Nearly 24 million people in the United States have diabetes. The number continues to grow, according to the Centers for Disease Control. Excessive thirst is one of the warning signs of diabetes and also a common side effect after a diabetic begins treatment for the disease, according to the American Diabetes Association (ADA). “Hyperglycemia (or high blood glucose) can occur any time blood glucose is above the target range.” the ADA states. “In fact, the symptoms of diabetes are the same as the symptoms of hyperglycemia. That's because diabetes itself causes hyperglycemia.”
Insulin is a hormone produced by the pancreas that allows your body to turn blood glucose into a form of energy your cells can use. Type 1 diabetics produce little or no insulin, and Type 2 diabetics produce either an insufficient amount of insulin or are resistant to the insulin they do produce. To avoid the long-term side effects of diabetes--like blindness or kidney disease--you must keep your blood sugar under control. The National Institutes of Health recommends a blood glucose range of 80 to 130 before meals and less than 170 after meals.
High blood sugar can be caused by a range of factors including too little insulin, too much food, too little exercise, illness or not taking oral medications as directed. Treatments for hyperglycemia include taking extra insulin and increasing exercise, but the treatments vary based on your individual condition. A personal treatment plan for dealing with hyperglycemia should be developed with your health care professional.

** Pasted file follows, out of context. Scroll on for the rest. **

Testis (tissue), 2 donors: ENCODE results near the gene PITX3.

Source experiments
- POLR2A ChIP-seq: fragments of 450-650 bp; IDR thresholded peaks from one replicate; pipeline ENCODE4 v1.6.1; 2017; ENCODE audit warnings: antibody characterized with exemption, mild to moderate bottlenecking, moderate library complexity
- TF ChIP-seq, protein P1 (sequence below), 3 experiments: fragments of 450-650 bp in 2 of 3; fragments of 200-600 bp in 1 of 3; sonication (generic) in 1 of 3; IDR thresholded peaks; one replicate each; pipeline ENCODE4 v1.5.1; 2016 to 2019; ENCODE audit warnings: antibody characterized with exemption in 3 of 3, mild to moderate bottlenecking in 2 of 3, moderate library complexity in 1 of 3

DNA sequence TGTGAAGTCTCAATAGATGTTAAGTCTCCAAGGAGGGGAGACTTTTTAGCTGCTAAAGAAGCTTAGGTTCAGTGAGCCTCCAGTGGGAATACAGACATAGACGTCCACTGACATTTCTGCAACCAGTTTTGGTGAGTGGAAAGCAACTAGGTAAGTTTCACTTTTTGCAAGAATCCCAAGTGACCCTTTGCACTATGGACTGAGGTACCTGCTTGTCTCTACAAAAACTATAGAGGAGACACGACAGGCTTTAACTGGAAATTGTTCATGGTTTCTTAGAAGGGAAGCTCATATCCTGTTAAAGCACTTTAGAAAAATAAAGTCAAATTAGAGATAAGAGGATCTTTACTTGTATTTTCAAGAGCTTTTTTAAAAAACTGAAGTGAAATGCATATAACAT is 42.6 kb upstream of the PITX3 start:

Hyperglycemia is the reason that diabetics experience excessive thirst. Your kidneys act as a filter and normally absorb the glucose in your blood and recycle it for your body’s use. When your blood glucose is high, your kidneys cannot absorb all of the sugar. Instead, the excess sugar is dumped into your urine, and your body tries to flush it out of your system by producing more urine. The increased urine production--and resulting dehydration--causes you to be extremely thirsty.
Diabetes and Your Kidneys
Over time, hyperglycemia can damage your kidneys. The extra work required to deal with high blood sugar can cause your kidneys to fail. One early sign of kidney problems is protein leaking into your urine. “Having small amounts of protein in the urine is called microalbuminuria. When kidney disease is diagnosed early, (during microalbuminuria), several treatments may keep kidney disease from getting worse,” according to the ADA. “Having larger amounts is called macroalbuminuria. When kidney disease is caught later (during macroalbuminuria), end-stage renal disease, or ESRD, usually follows.”
Excessive thirst may be a sign that your blood sugar is too high. If you have this warning sign, see your health care provider. If you have been diagnosed with diabetes, keep your blood sugar under control. To make sure your kidneys are functioning properly, you should have a urine test for protein at least once a year.